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The million miles lifespan car by Tesla

 

Telsa has made a forefront drastic revolution on lithium-ion batteries, the company is aiming to make batteries even last-longer. In earlier of year 2019, Telsa has appointed Dalhousie University for creating a lithium-ion battery that can run a car for over 1 million miles which equivalent to over 70 years usage for typical car driving behaviour.

For current model 3 of Telsa, CEO Elom Musk claims that the car’s body and drive unit are built to las as long as a commercial truck, which can last up to 1 million miles while the battery can last up to 500,000 miles. However, the new scientific paper by Researchers of Dalhousie University, Dahn and his colleagues, detail a batter design that can run a million miles while just losing 10 percent of total battery capacity.

In near future, Tesla will test-run the new batter technology in their company’s cars, mostly probably will be the model 3, we assume. The researchers was publicly disclosing the properties of their design with the full cell design that including electrode compositions, electrolyte mixture, additives and etc. The detail of the study paper could found at ECS website.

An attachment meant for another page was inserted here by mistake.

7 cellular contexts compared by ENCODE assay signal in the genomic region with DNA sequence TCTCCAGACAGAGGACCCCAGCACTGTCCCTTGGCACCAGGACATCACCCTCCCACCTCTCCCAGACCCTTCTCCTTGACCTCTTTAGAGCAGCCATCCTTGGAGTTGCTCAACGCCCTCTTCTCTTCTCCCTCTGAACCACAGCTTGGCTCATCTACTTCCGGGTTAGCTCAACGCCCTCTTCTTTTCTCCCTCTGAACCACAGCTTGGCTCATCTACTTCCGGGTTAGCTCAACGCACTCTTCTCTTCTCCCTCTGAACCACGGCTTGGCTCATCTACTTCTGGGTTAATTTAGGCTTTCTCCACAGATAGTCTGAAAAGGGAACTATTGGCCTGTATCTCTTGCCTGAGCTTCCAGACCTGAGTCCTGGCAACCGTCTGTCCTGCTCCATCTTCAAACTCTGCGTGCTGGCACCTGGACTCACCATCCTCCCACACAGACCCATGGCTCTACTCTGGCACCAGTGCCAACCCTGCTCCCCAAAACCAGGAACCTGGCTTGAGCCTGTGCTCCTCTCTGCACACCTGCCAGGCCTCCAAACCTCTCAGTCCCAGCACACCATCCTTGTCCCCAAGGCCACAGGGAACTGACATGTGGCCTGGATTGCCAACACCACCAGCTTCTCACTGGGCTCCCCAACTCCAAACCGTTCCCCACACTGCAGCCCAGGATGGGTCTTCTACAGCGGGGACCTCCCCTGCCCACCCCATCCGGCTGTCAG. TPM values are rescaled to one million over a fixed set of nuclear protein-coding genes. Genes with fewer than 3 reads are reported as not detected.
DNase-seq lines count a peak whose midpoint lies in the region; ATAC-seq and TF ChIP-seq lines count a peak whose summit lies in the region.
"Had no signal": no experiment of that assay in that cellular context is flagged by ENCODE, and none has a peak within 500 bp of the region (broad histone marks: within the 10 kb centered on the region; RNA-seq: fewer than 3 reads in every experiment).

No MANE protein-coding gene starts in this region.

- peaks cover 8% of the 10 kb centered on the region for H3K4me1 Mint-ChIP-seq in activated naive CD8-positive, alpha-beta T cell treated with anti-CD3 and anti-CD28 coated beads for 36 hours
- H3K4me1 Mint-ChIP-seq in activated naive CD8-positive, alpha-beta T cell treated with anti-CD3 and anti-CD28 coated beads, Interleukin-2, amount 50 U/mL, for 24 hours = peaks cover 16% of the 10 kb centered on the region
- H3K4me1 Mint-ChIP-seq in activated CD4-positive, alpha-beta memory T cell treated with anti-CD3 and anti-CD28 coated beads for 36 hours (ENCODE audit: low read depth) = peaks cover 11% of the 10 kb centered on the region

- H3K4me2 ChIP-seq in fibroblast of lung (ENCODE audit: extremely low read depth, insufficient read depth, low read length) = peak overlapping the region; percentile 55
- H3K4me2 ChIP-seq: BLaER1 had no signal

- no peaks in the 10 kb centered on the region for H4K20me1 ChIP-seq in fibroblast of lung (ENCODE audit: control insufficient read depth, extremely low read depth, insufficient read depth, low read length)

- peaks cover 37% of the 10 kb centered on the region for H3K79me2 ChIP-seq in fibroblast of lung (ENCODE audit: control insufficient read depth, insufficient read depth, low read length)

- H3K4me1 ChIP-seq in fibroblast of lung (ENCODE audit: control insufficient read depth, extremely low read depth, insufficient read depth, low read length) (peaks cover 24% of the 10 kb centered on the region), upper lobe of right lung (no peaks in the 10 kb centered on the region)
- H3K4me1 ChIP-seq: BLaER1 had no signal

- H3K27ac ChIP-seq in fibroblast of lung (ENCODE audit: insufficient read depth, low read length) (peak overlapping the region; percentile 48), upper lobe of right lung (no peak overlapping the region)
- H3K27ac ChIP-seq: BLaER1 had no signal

a) SEM image of the single crystal NMC532 powder (SC-532); b) Top view SEM image of the AML-400 negative electrode surface after compression; c) shows an image of one of the 402035-size pouch cells next to a Canadian $2 coin (a “toonie”).

The lithium-ion batteries described in the paper use lithium nickel manganese cobalt oxide, or NMC, for the battery’s positive electrode (cathode) and artificial graphite for its negative electrode (anode). The electrolyte, which ferries lithium ions between the electrode terminals, consists of a lithium salt blended with other compounds.

NMC/graphite chemistries have long been known to increase the energy density and lifespan of lithium-ion batteries. (Almost all electric cars, including the Nissan Leaf and Chevy Bolt, use NMC chemistries in their batteries, but notably not Tesla.) The blend of electrolyte and additives is what ends up being the subject of trade secrets. But even those materials, as described in the paper, were well known in the industry. In other words, says Matt Lacey, a lithium-ion battery expert at the Scania Group who was not involved in the research, “there is nothing in the secret sauce that was secret!”

Instead, Dahn’s team achieved its huge performance boosts through lots and lots of optimizing of those familiar ingredients, and by tweaking the nanostructure of the battery’s cathode. Instead of using many smaller NMC crystals as the cathode, this battery relies on larger crystals. Lin Ma, a former PhD student in Dahn’s lab who was instrumental in developing the cathode design, says this “single-crystal” nanostructure is less likely to develop cracks when a battery is charging. Cracks in the cathode material cause a decrease in the lifetime and performance of the battery.

 

 






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